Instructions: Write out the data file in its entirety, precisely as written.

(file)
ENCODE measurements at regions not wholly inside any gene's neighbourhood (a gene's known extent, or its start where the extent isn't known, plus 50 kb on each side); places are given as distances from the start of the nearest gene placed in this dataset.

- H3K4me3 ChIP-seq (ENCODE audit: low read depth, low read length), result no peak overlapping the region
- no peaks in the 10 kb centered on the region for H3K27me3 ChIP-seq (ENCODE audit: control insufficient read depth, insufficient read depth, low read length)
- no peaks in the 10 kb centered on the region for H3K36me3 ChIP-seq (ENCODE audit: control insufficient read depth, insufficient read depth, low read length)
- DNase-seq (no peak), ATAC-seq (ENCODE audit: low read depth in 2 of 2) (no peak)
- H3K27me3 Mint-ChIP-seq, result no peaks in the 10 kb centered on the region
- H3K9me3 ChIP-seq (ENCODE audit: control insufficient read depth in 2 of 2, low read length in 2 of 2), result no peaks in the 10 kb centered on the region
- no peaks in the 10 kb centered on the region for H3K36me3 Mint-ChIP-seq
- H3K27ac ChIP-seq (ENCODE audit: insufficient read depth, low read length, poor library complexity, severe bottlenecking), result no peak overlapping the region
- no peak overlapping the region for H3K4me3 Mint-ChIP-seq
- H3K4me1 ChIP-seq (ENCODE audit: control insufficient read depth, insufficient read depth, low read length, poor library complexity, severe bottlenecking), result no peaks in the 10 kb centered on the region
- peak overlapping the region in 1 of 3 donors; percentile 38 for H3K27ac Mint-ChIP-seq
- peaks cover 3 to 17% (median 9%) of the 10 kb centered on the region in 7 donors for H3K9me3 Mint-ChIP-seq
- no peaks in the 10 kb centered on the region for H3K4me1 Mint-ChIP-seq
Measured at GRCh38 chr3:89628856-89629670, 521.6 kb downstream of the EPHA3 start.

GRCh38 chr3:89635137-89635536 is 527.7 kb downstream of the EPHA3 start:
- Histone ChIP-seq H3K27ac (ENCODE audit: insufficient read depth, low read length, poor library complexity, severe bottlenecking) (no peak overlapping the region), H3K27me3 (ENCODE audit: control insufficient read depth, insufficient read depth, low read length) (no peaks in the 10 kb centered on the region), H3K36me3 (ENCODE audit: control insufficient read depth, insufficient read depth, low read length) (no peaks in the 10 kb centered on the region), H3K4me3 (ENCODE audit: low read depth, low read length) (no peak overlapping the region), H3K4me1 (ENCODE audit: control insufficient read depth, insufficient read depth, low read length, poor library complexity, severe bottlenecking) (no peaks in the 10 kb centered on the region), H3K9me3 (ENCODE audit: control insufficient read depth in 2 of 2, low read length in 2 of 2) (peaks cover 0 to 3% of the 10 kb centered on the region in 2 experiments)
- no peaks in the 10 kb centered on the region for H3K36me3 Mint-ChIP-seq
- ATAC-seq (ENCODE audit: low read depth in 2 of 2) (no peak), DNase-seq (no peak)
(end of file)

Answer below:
ENCODE measurements at regions not wholly inside any gene's neighbourhood (a gene's known extent, or its start where the extent isn't known, plus 50 kb on each side); places are given as distances from the start of the nearest gene placed in this dataset.

- H3K4me3 ChIP-seq (ENCODE audit: low read depth, low read length), result no peak overlapping the region
- no peaks in the 10 kb centered on the region for H3K27me3 ChIP-seq (ENCODE audit: control insufficient read depth, insufficient read depth, low read length)
- no peaks in the 10 kb centered on the region for H3K36me3 ChIP-seq (ENCODE audit: control insufficient read depth, insufficient read depth, low read length)
- DNase-seq (no peak), ATAC-seq (ENCODE audit: low read depth in 2 of 2) (no peak)
- H3K27me3 Mint-ChIP-seq, result no peaks in the 10 kb centered on the region
- H3K9me3 ChIP-seq (ENCODE audit: control insufficient read depth in 2 of 2, low read length in 2 of 2), result no peaks in the 10 kb centered on the region
- no peaks in the 10 kb centered on the region for H3K36me3 Mint-ChIP-seq
- H3K27ac ChIP-seq (ENCODE audit: insufficient read depth, low read length, poor library complexity, severe bottlenecking), result no peak overlapping the region
- no peak overlapping the region for H3K4me3 Mint-ChIP-seq
- H3K4me1 ChIP-seq (ENCODE audit: control insufficient read depth, insufficient read depth, low read length, poor library complexity, severe bottlenecking), result no peaks in the 10 kb centered on the region
- peak overlapping the region in 1 of 3 donors; percentile 38 for H3K27ac Mint-ChIP-seq
- peaks cover 3 to 17% (median 9%) of the 10 kb centered on the region in 7 donors for H3K9me3 Mint-ChIP-seq
- no peaks in the 10 kb centered on the region for H3K4me1 Mint-ChIP-seq
Measured at GRCh38 chr3:89628856-89629670, 521.6 kb downstream of the EPHA3 start.

GRCh38 chr3:89635137-89635536 is 527.7 kb downstream of the EPHA3 start:
- Histone ChIP-seq H3K27ac (ENCODE audit: insufficient read depth, low read length, poor library complexity, severe bottlenecking) (no peak overlapping the region), H3K27me3 (ENCODE audit: control insufficient read depth, insufficient read depth, low read length) (no peaks in the 10 kb centered on the region), H3K36me3 (ENCODE audit: control insufficient read depth, insufficient read depth, low read length) (no peaks in the 10 kb centered on the region), H3K4me3 (ENCODE audit: low read depth, low read length) (no peak overlapping the region), H3K4me1 (ENCODE audit: control insufficient read depth, insufficient read depth, low read length, poor library complexity, severe bottlenecking) (no peaks in the 10 kb centered on the region), H3K9me3 (ENCODE audit: control insufficient read depth in 2 of 2, low read length in 2 of 2) (peaks cover 0 to 3% of the 10 kb centered on the region in 2 experiments)
- no peaks in the 10 kb centered on the region for H3K36me3 Mint-ChIP-seq
- ATAC-seq (ENCODE audit: low read depth in 2 of 2) (no peak), DNase-seq (no peak)